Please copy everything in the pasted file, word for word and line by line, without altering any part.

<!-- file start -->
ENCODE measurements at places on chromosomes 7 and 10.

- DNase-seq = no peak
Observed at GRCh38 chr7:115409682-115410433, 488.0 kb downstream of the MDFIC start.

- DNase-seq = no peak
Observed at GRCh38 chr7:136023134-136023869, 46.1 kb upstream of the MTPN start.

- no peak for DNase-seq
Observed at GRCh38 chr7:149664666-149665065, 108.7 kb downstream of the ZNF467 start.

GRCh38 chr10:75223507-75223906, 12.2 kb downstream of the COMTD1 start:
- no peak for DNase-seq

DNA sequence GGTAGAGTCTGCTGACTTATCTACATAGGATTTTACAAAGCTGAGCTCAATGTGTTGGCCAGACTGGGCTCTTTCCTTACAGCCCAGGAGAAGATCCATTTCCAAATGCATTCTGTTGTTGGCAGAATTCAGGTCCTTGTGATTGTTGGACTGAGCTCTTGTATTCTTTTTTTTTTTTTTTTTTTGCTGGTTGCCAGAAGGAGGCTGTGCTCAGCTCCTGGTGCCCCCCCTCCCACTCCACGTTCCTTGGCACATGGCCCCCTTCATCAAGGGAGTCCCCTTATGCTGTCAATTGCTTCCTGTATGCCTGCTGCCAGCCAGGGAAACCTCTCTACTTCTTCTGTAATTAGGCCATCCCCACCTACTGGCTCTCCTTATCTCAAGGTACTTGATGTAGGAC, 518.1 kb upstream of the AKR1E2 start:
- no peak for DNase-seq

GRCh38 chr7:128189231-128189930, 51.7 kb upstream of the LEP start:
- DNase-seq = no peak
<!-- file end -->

ENCODE measurements at places on chromosomes 7 and 10.

- DNase-seq = no peak
Observed at GRCh38 chr7:115409682-115410433, 488.0 kb downstream of the MDFIC start.

- DNase-seq = no peak
Observed at GRCh38 chr7:136023134-136023869, 46.1 kb upstream of the MTPN start.

- no peak for DNase-seq
Observed at GRCh38 chr7:149664666-149665065, 108.7 kb downstream of the ZNF467 start.

GRCh38 chr10:75223507-75223906, 12.2 kb downstream of the COMTD1 start:
- no peak for DNase-seq

DNA sequence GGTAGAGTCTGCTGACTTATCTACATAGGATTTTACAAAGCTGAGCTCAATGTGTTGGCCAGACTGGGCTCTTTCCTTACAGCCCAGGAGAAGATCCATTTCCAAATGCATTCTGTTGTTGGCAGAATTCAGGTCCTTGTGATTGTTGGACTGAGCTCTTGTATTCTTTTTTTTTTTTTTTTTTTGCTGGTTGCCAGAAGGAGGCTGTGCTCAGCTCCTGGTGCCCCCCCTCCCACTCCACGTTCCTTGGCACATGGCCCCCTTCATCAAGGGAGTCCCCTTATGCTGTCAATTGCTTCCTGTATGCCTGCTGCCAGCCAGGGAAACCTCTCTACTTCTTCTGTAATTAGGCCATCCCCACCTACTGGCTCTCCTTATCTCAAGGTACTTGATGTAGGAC, 518.1 kb upstream of the AKR1E2 start:
- no peak for DNase-seq

GRCh38 chr7:128189231-128189930, 51.7 kb upstream of the LEP start:
- DNase-seq = no peak